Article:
Anti-Dazzling Agent

The anti-dazzling agent may be the same as described in connection with the anti-dazzling layer which will be described later.

Light Transparent Base Material

The light transparent base material may be a transparent, semi-transparent, colorless or colored material so far as it is transparent to light. Preferably, however, the light transparent base material is colorless and transparent. Specific examples of light transparent base materials include glass plates; or thin films formed, for example, from the following resins: triacetate cellulose (TAC), polyethylene terephthalate (PET), diacetyl cellulose, acetate butylate cellulose, polyethersulfones, and acrylic resins; polyurethane resins; polyesters; polycarbonates; polysulfones; polyethers; trimethylpentene; polyether ketones; and (meth)acrylonitriles and the like. In a preferred embodiment of the present invention, the base material is triacetate cellulose (TAC). The thickness of the light transparent base material is about 30 μm to 200 μm, preferably 40 μm to 200 μm.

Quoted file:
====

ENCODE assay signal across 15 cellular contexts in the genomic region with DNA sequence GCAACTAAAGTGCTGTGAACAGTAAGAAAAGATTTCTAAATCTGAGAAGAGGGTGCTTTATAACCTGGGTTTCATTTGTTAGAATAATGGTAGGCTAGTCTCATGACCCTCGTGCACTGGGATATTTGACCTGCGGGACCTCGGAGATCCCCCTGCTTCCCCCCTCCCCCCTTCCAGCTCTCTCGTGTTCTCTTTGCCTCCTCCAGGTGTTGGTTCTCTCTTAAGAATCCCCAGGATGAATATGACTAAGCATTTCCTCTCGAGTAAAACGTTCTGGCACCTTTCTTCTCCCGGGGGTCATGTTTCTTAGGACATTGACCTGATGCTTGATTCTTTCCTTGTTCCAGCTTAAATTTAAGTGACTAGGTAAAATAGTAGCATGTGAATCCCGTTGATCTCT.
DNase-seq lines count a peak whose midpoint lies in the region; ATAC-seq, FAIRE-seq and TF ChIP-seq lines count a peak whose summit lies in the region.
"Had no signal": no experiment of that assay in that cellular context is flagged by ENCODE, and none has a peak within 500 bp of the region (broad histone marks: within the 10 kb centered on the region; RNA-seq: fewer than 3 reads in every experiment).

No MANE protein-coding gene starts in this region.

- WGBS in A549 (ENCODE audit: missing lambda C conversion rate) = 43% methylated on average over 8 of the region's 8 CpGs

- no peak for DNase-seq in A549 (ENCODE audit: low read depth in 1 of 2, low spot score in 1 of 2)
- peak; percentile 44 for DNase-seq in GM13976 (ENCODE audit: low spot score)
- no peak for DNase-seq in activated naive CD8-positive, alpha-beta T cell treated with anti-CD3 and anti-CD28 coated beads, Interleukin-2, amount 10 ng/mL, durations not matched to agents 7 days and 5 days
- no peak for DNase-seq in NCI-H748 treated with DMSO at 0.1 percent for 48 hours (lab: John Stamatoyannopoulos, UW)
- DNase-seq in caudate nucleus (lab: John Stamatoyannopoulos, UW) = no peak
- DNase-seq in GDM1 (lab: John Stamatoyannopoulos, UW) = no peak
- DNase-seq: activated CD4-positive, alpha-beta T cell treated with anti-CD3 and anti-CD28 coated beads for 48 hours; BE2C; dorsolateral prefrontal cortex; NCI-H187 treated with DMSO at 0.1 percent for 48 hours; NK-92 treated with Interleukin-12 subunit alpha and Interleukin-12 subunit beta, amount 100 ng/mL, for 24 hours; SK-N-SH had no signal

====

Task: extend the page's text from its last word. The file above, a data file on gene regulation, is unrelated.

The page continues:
Other Layers

As described above, the optical laminate according to the present invention basically comprises a light transparent base material and a hardcoat layer provided on the light transparent base material. However, one or at least two layers, described below, selected by taking into consideration the function or application as the optical laminate may be provided between the light transparent base material and the hardcoat layer or on the hardcoat layer.

Antistatic Layer

The antistatic layer comprises an antistatic agent and a resin. The antistatic agent and the solvent may be the same as described above in connection with the hardcoat layer. The thickness of the antistatic layer is preferably in the range of about 30 nm to 1 μm.

Resin